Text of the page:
Jones explained another type of deal she's found herself in, known as dual agency, when the sellers could have paid a lower commission -- if only they bothered to ask for a price break.
Listing agents, when they manage to bring their own buyer into a transaction, can perform as a dual agent, legal in California when fully disclosed to all parties, though rife with potential conflicts of interest.
In such a deal, known in the business as "double-ending," one agent or broker gets to keep the whole pot of cash. A consumer-friendly agent could then cut the customer a rebate.
"But if the seller doesn't request it, they won't get it," Jones said, noting that in the mounds of paperwork involved in a home sale, many sellers aren't paying attention to the fine print of a dual-agency disclosure -- and many agents are perfectly fine with pocketing the whole commission.
Arnold Applebaum, a La Mirada aerospace contractor, found another way to save cash when selling his La Habra Heights home several years ago.
Applebaum had agreed to pay a full 6% commission "because at the time there was only one real producer in the area." The chief executive of Solid State Devices Inc. has bought and sold numerous homes and views realty fees philosophically -- a cost of doing business. "I always figure that people have factored in the commission when setting the price of the house."
Then the sale of his La Habra Heights home began to bog down in escrow.
Although the transaction occurred well before last year's credit freeze, "the buyer was having some difficulties -- but I didn't want to go any lower on the price," he said.
Applebaum pressured his broker, who agreed to placate the buyer and then rebate him part of her commission -- a creative solution to push the deal through.
In the current lending environment, navigating a sale through escrow can be a nightmare, agents say. But consumers can benefit, as Applebaum did, as agents are forced to stitch deals together and sometimes dip into their own pockets to save them.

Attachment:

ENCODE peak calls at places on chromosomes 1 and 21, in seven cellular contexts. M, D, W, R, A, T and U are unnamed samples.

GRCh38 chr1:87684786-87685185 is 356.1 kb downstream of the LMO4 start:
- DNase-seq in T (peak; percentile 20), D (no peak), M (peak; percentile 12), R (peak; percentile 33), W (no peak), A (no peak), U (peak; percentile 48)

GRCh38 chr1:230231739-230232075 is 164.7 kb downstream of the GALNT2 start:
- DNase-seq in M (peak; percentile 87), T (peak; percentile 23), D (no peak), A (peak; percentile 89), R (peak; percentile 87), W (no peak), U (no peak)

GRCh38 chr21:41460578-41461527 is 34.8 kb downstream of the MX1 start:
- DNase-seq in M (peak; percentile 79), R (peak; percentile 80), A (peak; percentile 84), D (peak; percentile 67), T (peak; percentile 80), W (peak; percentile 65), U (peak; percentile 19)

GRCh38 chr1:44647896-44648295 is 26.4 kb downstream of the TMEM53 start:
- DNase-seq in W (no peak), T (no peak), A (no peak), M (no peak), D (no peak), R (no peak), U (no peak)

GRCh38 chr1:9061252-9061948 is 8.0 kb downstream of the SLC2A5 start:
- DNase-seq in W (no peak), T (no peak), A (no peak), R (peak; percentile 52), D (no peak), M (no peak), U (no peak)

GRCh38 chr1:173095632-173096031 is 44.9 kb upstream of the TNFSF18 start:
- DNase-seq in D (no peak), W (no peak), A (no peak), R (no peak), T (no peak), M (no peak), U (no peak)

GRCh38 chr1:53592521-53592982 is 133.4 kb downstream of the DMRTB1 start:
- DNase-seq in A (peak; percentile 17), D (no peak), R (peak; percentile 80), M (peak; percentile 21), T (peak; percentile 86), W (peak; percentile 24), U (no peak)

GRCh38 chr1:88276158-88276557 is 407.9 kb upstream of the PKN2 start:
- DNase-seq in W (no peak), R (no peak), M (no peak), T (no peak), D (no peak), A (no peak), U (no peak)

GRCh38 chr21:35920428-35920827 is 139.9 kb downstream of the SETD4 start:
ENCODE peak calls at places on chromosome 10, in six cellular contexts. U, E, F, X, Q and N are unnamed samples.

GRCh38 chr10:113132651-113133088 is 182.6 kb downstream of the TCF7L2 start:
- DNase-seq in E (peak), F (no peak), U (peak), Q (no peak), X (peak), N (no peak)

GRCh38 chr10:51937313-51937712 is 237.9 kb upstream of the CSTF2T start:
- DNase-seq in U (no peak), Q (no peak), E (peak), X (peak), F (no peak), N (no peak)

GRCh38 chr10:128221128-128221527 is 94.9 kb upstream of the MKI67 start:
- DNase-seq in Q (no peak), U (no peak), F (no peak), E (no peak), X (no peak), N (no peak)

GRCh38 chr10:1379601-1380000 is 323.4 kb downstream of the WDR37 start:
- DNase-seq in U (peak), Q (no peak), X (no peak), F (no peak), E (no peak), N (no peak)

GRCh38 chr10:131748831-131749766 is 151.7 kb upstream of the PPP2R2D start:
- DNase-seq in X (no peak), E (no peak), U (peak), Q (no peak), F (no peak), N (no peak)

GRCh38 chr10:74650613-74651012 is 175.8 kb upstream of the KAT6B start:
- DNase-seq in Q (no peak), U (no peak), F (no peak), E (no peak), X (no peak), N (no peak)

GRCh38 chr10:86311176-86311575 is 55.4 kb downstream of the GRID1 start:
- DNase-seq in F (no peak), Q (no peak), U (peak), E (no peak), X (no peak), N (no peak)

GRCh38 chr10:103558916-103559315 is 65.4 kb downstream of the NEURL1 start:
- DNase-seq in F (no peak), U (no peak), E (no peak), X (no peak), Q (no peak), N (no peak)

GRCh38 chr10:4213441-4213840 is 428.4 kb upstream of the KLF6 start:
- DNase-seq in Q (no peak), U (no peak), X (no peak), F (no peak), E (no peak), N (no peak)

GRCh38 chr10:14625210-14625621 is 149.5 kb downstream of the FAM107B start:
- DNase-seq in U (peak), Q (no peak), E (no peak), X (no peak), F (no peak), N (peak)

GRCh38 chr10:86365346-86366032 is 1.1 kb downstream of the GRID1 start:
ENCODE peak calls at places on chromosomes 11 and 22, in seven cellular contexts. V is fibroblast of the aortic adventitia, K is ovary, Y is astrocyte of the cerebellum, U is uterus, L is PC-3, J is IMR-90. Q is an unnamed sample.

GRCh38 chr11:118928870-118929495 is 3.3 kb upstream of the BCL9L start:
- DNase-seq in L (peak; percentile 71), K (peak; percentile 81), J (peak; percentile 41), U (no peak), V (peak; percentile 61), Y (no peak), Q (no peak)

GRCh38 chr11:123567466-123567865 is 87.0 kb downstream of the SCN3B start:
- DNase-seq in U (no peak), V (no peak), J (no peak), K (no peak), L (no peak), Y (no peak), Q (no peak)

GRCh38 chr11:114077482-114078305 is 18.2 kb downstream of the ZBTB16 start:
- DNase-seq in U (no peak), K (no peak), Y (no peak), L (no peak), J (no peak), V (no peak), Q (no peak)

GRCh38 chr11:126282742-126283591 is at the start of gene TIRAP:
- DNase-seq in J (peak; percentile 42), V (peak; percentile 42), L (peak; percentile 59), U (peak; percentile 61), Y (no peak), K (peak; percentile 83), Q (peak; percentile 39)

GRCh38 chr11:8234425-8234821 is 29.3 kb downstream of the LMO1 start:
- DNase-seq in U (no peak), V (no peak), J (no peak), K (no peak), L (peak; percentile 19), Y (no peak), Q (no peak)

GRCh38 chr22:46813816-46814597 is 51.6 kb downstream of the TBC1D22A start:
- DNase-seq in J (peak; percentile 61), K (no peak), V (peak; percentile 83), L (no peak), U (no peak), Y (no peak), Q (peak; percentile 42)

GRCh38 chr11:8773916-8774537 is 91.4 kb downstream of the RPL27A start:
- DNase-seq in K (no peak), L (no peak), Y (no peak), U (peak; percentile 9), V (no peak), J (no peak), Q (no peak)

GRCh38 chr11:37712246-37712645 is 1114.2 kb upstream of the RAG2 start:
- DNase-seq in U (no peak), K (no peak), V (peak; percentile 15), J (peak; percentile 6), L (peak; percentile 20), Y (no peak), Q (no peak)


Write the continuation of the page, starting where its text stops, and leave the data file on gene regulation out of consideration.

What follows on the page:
In one intractable escrow, Weintraub shelled out several thousand dollars to pay a buyer's lien and save the deal. In another near-meltdown, her seller was on the verge of foreclosure and too broke to make the home presentable for sale. With the clock ticking on the crisis, Weintraub called in a favor from a colleague: "I pleaded with a home stager to discount her price to the seller. She agreed to stage the home." The house then sold quickly.
Savvy home sellers can boost their bottom line in other ways.
Martin Lambert sold his Newport Beach condominium in June and moved to Elk Grove, near Sacramento. The condo had languished on the market with the first agent he employed.
Lambert, a retired manufacturing plant manager, crossed paths with Stark. She undertook the listing and her husband-broker-handyman agreed to make some repairs to the condo so it would sell.
Lambert walked away with more cash because of the free repairs and a discount on the commission from the Starks, an independent team that doesn't have to kick overhead money up to a large real estate brokerage.
"It's always an advantage dealing with one person," said Lambert, who has bought and sold numerous properties. "If you deal with a non-chain group you might get a better deal."
One money-saving strategy may be so obvious that it frequently is overlooked: Make a good impression on your agent by "pre-staging" your house.
Agents are only human. "If I walk into a sad place, my whole attitude changes," Jones admitted. "Some people don't understand that their house is a wreck. I tell them to go look at model homes."
A seller who invites a professional into his unkempt house -- dirty dishes everywhere, general clutter or filth -- may convey a message that the house will be difficult to sell. The longer a place takes to sell, the more an agent's cost per hour goes up -- and the likelihood of the agent offering a discount diminishes. Sellers in today's difficult market demand sophisticated marketing strategies, all of which are financed by the agent's commission.
Jones said she sometimes can tell immediately whether a home is likely to sell quickly or languish. Sellers who fix their places up to make a good first impression on agents are more likely to get a double payoff: top dollar on their property, plus a discount on the commission they pay.